Fortnight 11: 16 May to 29 May 2022
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Infectious and congenital Syphilis
Increases in infectious syphilis notifications are attributed to an on-going outbreak occurring in Aboriginal and Torres Strait Islander people residing in northern and central Australia, continued increases among men who have sex with men (MSM) in urban areas, and increases in women (Aboriginal and Torres Strait Islander and non-Indigenous) predominately residing in urban areas of Australia.
Outbreak in northern and central Australia
In January 2011, an increase of infectious syphilis notifications among Aboriginal and Torres Strait Islander people was identified in the North West region of Queensland, following a steady decline at a national level in remote communities. Subsequent increases in infectious syphilis notifications were reported in the Northern Territory in 2013, Western Australia in 2014 and South Australia in 2016, following sustained periods of low notification rates. The outbreak is of significant public health concern given the: elevated rates of infectious syphilis among women of child-bearing age, increasing the risk of congenital syphilis; and the concomitant risk of HIV transmission.
For the latest information on the infectious syphilis outbreak and related national activities, refer to the Department’s website.
Increases among MSM
Since 2010 increases in notifications of infectious syphilis have been reported in MSM, predominately 20-39 years of age, residing in urban areas of Australia.
Increases among women (Aboriginal and Torres Strait Islander and non-Indigenous)
Since 2016, increases in notifications of infectious syphilis have been reported in women (Aboriginal and Torres Strait Islander and non-Indigenous) aged predominately 20-39 years of age residing largely in urban areas in Australia. As noted in the outbreak in northern and central Australia, increases in women of childbearing age is of significant public health concern given the increased risk of congenital syphilis.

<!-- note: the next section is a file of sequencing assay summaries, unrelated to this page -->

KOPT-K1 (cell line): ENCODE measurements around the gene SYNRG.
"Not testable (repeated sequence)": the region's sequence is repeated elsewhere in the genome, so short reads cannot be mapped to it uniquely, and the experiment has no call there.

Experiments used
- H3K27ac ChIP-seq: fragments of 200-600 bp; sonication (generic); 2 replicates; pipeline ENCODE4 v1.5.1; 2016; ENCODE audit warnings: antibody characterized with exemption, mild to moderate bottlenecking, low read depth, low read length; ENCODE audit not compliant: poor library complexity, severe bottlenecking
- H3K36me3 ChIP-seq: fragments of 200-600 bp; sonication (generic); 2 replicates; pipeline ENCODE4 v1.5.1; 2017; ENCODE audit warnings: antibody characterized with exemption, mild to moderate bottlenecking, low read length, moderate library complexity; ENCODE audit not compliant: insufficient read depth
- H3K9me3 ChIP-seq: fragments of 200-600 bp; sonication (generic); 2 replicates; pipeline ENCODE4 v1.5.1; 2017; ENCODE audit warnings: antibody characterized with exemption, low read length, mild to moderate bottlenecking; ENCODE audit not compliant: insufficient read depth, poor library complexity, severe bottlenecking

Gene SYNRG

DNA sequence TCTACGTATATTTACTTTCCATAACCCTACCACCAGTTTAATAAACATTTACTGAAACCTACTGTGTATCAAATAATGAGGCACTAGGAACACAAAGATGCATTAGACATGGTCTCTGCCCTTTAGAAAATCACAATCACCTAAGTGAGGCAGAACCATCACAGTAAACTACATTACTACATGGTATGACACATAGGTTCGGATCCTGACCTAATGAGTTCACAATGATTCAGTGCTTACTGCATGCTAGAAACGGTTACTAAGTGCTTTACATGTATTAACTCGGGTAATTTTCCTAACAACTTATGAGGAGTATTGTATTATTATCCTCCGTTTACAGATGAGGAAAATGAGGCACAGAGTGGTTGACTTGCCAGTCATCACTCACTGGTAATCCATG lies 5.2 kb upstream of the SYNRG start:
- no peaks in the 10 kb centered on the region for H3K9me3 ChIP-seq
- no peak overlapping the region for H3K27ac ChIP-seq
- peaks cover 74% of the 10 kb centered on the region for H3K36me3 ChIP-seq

On 23 March 2021, the Australian Health Protection Principal Committee (AHPPC) endorsed the National strategic approach for responding to rising rates of syphilis in Australia 2021 (Strategic Approach) prepared through the Communicable Diseases Network Australia (CDNA) and BBV STI Standing Committee (BBVSS). The Strategic Approach builds on and intersects with existing national activities related to syphilis and provides specific focus for efforts towards rising rates of syphilis and adverse outcomes in Australia.
The CDNA and BBVSS are, in collaboration, developing priority public health actions, including those related to workforce and community engagement, to ensure progress is made towards reducing the incidence of syphilis and elimination of congenital syphilis in Australia.
For further information on national activities related to STIs, including syphilis, refer to the Department’s website.
Selected diseases are chosen each fortnight based on either exceeding two standard deviations from the 90 day and/or 365 day five year rolling mean or other disease issues of significance identified during the reporting period. All diseases reported are analysed by notification receive date. Data are extracted each Monday of a CDNA week.
Totals comprise data from all States and Territories. Cumulative figures are subject to retrospective revision so there may be discrepancies between the number of new notifications and the increment in the cumulative figure from the previous period.
- The past quarter (90 day) surveillance period includes the date range 29/02/2022 to 29/05/2022.
- The quarterly (90 day) five year rolling mean is the average of 5 intervals of 90 days up to 29/05/2022. The ratio is the notification activity in the past quarter (90 days) compared with the five year rolling mean for the same period.
- The past year (365 day) surveillance period includes the date range 30/05/2021 to 29/05/2022.
- The yearly (365 day) five year rolling mean is the average of 5 intervals of 365 days up to 29/05/2022. The ratio is the notification activity in the past year (365 days) compared with the five year rolling mean for the same period.
The five year rolling mean and the ratio of notifications compared with the five year rolling mean should be interpreted with caution. Changes in surveillance practice, diagnostic techniques and reporting may contribute to increases or decreases in the total notifications received over a five year period. Ratios are to be taken as a crude measure of current disease activity and may reflect changes in reporting rather than changes in disease activity.top of page
Table of communicable disease notifications reported to the NNDSS for this fortnight
- Table of communicable disease notifications reported to the NNDSS for this fortnight - PDF
- Table of communicable disease notifications reported to the NNDSS for this fortnight - Excel